According to Ha'aretz correspondent Amira Hass, the IDF has been conducting mass arrests in the West Bank, between 10 and 30 every day. Twenty-four of the arrested are members of the Palestinian parliament from Hamas' Change and Reform party. The number of those arrested since the kidnapping and murder of the Israeli teens has already exceeded 1,000. The Palestinians are convinced that most of those detained have nothing to do with the kidnapping and that these are mainly political arrests for purposes of intimidation and revenge.
This is just the tip of the iceberg. Tens of thousands of young Palestinian men have experienced arrest, torture, loss of employment, and have been unable to protect their parents, partners and friends from arbitrary and repressive treatment from IDF Occupation forces. The surprising thing is that despite this inhumane and emasculating treatment, few Palestinians have engaged in acts of violence or desperation.
I've argued that acts of desperation can be self-destructive. Many Palestinians will suffer for the acts of the few Palestinian Hamas extremists. But since Hamas activists have come to believe that even if they do nothing they will still be targeted, some are saying that acting out violently against the Occupation is the only thing that can restore their dignity since nothing will restore their land. I think that this is a mistake for Gaza and the West Bank. Sometimes I think that Hamas doesn't really even care for its own citizens in Gaza -- they care more about showing that non-violence will never work to challenge Israel's occupation, and they are willing to let the people of Gaza pay the price, namely the invasion of Gaza by the Israeli army with the inevitable consequence of many more than the 220 Palestinians already killed in the past two weeks. And yet, it is hard to deny that the Israeli Occupation is so repressive and dishonoring of Palestinians that some young men have taken to violence, while others see those acts as the only thing that can momentarily give people a relief from the emotional depression of years under Occupation generates. Yet the violence against Israeli civilian targets has pushed the politics of Israel even further to the Right.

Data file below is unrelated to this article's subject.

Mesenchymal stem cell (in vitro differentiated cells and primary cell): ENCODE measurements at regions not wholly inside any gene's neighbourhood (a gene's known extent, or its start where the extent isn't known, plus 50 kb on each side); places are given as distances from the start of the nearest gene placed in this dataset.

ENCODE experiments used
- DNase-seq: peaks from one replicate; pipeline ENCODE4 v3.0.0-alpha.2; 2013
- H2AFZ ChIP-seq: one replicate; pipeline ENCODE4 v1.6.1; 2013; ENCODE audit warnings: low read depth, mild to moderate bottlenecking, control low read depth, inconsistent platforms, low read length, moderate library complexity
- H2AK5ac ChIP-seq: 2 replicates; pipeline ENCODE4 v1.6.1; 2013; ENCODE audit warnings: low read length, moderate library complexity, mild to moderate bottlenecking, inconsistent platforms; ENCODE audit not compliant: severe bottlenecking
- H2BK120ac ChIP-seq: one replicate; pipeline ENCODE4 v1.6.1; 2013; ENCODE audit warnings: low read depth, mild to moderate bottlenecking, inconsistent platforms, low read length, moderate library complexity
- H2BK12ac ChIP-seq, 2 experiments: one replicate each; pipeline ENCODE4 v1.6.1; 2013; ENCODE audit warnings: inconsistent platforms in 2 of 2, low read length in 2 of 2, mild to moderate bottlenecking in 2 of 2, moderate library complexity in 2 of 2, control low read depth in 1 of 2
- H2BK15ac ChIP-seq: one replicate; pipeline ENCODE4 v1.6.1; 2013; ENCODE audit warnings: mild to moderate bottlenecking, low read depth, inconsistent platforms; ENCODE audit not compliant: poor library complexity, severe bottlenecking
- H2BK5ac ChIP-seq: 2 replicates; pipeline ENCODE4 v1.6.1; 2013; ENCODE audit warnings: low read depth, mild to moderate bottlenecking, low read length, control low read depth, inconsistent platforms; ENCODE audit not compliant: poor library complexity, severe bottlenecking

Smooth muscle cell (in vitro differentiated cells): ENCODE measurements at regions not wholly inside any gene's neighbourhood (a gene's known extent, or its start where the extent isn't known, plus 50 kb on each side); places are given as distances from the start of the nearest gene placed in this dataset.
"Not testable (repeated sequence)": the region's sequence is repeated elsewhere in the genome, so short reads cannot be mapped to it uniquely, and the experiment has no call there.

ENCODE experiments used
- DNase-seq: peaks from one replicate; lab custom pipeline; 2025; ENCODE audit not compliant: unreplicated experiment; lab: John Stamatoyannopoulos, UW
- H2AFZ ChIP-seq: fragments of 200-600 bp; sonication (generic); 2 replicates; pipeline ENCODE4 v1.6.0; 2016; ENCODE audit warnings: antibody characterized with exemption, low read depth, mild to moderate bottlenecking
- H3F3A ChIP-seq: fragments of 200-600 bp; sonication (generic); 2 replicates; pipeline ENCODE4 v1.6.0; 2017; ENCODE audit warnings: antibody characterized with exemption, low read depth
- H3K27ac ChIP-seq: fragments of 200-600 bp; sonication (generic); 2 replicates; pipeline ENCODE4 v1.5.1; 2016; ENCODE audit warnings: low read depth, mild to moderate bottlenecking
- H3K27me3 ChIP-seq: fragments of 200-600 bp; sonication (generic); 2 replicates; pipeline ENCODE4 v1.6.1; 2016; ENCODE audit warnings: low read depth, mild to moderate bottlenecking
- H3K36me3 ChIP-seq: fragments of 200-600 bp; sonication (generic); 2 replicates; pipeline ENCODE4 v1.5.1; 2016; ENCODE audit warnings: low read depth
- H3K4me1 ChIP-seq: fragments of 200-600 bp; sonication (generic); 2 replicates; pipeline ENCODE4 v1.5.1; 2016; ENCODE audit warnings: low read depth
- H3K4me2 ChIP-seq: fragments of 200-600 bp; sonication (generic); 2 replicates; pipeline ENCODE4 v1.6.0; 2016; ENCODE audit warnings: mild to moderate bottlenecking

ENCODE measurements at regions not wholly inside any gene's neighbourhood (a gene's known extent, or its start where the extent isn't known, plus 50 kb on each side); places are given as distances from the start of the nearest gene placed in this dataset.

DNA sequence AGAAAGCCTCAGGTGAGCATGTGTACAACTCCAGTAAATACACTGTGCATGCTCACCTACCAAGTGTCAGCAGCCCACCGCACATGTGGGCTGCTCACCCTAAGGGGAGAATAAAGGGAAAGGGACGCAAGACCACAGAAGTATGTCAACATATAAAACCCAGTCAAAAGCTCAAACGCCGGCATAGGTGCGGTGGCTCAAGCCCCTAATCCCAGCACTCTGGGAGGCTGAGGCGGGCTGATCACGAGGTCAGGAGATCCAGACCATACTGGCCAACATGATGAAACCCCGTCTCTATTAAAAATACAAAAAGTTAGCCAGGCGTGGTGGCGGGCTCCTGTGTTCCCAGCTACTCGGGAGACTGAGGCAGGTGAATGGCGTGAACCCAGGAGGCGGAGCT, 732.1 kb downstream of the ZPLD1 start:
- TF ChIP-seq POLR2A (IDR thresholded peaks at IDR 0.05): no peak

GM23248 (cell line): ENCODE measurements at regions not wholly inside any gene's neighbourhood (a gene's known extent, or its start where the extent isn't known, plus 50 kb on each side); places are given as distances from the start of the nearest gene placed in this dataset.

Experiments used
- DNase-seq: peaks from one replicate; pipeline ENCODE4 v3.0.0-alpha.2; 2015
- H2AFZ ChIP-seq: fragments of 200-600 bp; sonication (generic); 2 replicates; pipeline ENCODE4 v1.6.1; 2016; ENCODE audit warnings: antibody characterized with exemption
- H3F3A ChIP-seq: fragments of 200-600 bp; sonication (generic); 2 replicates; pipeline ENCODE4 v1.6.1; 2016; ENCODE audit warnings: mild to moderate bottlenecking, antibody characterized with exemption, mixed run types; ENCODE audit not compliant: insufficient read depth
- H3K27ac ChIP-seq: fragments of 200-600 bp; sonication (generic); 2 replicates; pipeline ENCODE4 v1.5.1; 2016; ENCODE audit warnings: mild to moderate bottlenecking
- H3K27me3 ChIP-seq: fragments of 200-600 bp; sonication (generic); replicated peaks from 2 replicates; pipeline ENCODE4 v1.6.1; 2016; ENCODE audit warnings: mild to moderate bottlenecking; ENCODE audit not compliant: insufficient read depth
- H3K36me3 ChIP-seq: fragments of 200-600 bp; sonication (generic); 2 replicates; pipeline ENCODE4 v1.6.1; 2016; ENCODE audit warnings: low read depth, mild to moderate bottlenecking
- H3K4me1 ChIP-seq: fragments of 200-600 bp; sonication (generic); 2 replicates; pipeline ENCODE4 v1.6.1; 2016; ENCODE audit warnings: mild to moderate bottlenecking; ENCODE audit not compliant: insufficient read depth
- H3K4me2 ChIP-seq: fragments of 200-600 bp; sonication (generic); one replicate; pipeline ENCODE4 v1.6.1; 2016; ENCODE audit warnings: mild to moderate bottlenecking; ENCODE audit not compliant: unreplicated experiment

For those of us like myself who care about the well-being of all people on the planet, not only my own Jewish people, but all peoples, the high toll of Palestinian civilians is horrifying -- more than a thousand civilians already wounded according to Palestinian sources and two hundred fifty Palestinian civilians and two Israelis dead. This will likely lead to more Hamas terrorists. But not only is the war stupid from the standpoint of Jewish self-interest, it is also immoral in the extreme. None of this would have happened if Israel had been serious about negotiating an end to the Occupation. But as Prime Minister Netanyahu made clear in his press conference last week, he never intends to give the Palestinian people an independent state of their own.
Israel must end the invasion, stop its bombing of Gaza, free the Palestinians it has arrested in the past years, and abandon its insane policy of seeking security through domination. This approach may work in a dictatorial regime for a little while, but even in those circumstances, the repression only works for a limited period (ask the former leaders of the Soviet Community party). Instead, Israel needs a generosity strategy, not only agreeing to a Palestinian state in the West Bank, the release of all Occupation-related prisoners, getting the US and its Western allies to provide a massive reparation fund to support the new Palestinian state till it achieves economic and political parity with Israel, share Jerusalem as the capital of both an Israeli and Palestinian state, an end to teaching hatred and racism in its schools and media in exchange for Palestine doing the same, but also agreeing to allow 20,000 Palestinian refugees a year to move to Israel each year for the next forty years in exchange for Palestine allowing Israelis living in the West Bank to stay in their settlements as law-abiding citizens of the new Palestinian state and subject to Palestinian law and court system (just as Palestinians living inside the pro-67 borders of Israel are subject to Israeli law and Israeli courts).